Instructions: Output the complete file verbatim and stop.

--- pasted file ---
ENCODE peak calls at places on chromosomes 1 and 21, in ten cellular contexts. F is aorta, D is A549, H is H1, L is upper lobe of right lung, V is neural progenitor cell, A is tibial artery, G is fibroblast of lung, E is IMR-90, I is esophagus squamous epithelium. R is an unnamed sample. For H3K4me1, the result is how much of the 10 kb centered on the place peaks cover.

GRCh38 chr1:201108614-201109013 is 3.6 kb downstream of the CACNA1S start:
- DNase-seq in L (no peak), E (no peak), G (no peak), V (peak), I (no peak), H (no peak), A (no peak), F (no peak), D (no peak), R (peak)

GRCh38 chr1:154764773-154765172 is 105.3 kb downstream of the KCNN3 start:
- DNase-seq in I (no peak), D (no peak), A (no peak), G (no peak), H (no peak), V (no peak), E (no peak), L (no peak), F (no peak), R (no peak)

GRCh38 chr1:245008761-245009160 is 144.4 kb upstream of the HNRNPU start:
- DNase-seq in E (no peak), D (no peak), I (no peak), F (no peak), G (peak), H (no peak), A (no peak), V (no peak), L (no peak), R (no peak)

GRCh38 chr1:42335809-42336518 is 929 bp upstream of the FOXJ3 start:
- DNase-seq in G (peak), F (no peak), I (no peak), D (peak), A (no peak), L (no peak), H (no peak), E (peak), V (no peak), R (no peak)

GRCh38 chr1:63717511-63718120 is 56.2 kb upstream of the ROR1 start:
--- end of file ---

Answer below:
ENCODE peak calls at places on chromosomes 1 and 21, in ten cellular contexts. F is aorta, D is A549, H is H1, L is upper lobe of right lung, V is neural progenitor cell, A is tibial artery, G is fibroblast of lung, E is IMR-90, I is esophagus squamous epithelium. R is an unnamed sample. For H3K4me1, the result is how much of the 10 kb centered on the place peaks cover.

GRCh38 chr1:201108614-201109013 is 3.6 kb downstream of the CACNA1S start:
- DNase-seq in L (no peak), E (no peak), G (no peak), V (peak), I (no peak), H (no peak), A (no peak), F (no peak), D (no peak), R (peak)

GRCh38 chr1:154764773-154765172 is 105.3 kb downstream of the KCNN3 start:
- DNase-seq in I (no peak), D (no peak), A (no peak), G (no peak), H (no peak), V (no peak), E (no peak), L (no peak), F (no peak), R (no peak)

GRCh38 chr1:245008761-245009160 is 144.4 kb upstream of the HNRNPU start:
- DNase-seq in E (no peak), D (no peak), I (no peak), F (no peak), G (peak), H (no peak), A (no peak), V (no peak), L (no peak), R (no peak)

GRCh38 chr1:42335809-42336518 is 929 bp upstream of the FOXJ3 start:
- DNase-seq in G (peak), F (no peak), I (no peak), D (peak), A (no peak), L (no peak), H (no peak), E (peak), V (no peak), R (no peak)

GRCh38 chr1:63717511-63718120 is 56.2 kb upstream of the ROR1 start: